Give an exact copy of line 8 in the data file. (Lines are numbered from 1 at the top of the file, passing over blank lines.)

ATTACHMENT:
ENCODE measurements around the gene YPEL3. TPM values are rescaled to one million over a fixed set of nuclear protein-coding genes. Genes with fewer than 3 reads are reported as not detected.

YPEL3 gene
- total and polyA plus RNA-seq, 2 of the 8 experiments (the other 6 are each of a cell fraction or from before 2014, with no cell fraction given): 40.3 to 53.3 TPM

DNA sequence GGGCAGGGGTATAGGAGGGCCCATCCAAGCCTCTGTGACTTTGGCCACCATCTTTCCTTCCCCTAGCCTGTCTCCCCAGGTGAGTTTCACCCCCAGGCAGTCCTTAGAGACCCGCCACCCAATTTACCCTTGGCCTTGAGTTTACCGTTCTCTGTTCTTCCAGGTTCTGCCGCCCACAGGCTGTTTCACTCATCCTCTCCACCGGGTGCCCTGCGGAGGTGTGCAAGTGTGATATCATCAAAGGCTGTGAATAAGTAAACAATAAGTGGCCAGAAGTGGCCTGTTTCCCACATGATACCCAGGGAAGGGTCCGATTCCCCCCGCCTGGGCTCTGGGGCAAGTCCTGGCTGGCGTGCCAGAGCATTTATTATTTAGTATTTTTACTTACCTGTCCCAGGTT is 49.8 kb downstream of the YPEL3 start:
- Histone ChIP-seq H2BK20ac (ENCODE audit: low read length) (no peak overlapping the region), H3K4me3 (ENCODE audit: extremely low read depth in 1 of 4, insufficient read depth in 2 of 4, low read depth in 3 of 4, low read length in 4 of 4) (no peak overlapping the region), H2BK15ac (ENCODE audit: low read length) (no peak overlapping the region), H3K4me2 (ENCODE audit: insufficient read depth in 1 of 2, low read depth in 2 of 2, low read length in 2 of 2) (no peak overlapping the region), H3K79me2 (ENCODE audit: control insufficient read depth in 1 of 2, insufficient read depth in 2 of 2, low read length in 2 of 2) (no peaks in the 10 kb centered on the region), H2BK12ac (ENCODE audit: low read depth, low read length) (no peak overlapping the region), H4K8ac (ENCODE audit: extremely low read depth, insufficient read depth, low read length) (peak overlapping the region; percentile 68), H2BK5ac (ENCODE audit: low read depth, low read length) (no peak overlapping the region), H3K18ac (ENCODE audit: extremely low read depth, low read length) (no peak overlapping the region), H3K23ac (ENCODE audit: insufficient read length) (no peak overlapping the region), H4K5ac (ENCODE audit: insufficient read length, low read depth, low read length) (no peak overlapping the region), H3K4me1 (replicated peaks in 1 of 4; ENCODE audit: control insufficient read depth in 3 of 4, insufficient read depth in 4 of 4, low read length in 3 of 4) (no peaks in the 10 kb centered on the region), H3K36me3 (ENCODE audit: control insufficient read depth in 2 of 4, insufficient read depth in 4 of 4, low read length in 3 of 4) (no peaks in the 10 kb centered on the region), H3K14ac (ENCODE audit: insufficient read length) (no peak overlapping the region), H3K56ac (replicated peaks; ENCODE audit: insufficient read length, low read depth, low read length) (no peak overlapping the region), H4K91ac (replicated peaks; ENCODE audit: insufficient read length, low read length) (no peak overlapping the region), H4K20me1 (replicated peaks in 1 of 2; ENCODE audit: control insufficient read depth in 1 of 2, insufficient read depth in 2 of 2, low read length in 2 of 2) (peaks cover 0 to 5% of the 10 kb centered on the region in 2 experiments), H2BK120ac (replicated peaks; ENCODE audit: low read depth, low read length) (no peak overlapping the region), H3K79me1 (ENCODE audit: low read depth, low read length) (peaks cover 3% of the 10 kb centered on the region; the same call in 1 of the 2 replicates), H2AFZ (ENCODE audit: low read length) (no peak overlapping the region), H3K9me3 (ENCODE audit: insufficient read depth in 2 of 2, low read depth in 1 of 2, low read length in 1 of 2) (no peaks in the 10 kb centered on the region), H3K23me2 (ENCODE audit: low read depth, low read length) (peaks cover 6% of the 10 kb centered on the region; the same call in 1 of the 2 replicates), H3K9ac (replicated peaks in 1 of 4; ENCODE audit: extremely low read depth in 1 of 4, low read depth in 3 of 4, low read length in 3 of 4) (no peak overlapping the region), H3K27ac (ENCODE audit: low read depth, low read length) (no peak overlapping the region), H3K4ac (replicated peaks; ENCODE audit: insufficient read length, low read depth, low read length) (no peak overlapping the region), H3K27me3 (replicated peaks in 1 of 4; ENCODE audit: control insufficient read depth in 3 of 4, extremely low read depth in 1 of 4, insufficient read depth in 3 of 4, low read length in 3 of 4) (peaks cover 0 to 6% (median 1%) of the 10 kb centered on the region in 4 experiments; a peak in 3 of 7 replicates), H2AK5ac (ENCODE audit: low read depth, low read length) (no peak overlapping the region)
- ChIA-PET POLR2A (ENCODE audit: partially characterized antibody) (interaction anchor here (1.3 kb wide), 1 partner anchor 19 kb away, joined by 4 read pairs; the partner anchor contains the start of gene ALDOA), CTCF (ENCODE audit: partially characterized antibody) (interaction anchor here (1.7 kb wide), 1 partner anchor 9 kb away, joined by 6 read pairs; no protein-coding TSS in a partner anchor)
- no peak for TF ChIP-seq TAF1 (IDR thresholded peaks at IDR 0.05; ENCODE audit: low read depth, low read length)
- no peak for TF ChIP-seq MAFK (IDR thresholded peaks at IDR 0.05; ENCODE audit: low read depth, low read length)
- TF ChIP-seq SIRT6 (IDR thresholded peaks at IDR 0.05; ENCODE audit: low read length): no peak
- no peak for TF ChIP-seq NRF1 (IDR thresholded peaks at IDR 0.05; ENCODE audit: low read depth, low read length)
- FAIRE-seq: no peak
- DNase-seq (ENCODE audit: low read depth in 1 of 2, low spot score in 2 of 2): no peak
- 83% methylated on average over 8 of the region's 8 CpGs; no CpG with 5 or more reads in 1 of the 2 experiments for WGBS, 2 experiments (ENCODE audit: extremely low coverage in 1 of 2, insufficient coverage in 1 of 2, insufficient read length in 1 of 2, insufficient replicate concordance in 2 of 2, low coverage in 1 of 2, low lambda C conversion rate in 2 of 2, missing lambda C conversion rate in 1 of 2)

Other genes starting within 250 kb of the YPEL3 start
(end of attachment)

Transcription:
- no peak for TF ChIP-seq MAFK (IDR thresholded peaks at IDR 0.05; ENCODE audit: low read depth, low read length)